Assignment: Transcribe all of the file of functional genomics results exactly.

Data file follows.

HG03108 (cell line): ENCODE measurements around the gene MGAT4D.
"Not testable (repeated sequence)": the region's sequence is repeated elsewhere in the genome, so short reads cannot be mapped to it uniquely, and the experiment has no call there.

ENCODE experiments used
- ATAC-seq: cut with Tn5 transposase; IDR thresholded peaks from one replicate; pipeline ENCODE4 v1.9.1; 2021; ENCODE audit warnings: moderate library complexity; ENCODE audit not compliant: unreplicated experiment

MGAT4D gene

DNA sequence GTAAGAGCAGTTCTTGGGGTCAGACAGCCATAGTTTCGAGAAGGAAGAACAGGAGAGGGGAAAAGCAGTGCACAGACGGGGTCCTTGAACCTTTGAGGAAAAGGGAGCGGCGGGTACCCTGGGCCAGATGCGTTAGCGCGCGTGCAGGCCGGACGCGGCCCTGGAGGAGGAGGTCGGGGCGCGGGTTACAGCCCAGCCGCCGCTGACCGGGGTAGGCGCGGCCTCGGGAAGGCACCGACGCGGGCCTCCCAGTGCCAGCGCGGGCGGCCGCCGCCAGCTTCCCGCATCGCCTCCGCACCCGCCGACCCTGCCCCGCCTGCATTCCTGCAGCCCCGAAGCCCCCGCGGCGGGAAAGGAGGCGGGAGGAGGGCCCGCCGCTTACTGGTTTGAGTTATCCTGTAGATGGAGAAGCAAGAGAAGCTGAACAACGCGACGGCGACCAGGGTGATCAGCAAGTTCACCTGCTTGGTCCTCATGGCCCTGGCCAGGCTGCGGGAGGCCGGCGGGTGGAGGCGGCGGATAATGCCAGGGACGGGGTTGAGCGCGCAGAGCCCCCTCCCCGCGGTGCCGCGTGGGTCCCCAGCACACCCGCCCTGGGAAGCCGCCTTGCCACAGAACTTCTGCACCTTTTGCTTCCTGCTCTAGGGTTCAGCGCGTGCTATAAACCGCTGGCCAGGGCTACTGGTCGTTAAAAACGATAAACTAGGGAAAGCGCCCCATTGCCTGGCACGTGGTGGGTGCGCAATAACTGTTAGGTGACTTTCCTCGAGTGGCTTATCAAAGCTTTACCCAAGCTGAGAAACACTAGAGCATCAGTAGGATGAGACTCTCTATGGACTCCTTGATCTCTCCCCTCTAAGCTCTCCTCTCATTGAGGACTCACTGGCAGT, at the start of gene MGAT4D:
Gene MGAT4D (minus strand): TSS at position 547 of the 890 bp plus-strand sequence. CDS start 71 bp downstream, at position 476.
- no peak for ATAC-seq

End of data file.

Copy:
HG03108 (cell line): ENCODE measurements around the gene MGAT4D.
"Not testable (repeated sequence)": the region's sequence is repeated elsewhere in the genome, so short reads cannot be mapped to it uniquely, and the experiment has no call there.

ENCODE experiments used
- ATAC-seq: cut with Tn5 transposase; IDR thresholded peaks from one replicate; pipeline ENCODE4 v1.9.1; 2021; ENCODE audit warnings: moderate library complexity; ENCODE audit not compliant: unreplicated experiment

MGAT4D gene

DNA sequence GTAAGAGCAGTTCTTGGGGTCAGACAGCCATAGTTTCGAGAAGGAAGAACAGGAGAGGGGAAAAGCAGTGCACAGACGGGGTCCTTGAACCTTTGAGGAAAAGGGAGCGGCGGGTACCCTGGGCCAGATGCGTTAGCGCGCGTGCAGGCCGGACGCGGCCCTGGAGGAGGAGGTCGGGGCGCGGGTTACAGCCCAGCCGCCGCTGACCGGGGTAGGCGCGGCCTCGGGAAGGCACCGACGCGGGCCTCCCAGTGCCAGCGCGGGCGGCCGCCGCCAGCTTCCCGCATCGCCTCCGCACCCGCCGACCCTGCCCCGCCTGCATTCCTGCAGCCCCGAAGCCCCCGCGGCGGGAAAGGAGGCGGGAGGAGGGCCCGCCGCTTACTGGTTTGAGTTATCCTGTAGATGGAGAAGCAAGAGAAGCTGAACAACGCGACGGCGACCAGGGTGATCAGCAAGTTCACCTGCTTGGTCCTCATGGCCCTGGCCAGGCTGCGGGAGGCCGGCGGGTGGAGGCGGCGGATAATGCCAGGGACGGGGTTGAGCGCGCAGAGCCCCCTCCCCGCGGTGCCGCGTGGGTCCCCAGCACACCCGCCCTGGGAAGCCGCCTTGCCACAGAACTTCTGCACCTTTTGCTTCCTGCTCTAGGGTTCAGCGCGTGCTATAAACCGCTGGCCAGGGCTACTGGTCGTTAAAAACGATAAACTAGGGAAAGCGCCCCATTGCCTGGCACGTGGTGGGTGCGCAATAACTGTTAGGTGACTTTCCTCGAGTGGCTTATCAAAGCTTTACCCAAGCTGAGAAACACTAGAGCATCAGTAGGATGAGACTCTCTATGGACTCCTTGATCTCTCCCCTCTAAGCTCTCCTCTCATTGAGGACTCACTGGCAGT, at the start of gene MGAT4D:
Gene MGAT4D (minus strand): TSS at position 547 of the 890 bp plus-strand sequence. CDS start 71 bp downstream, at position 476.
- no peak for ATAC-seq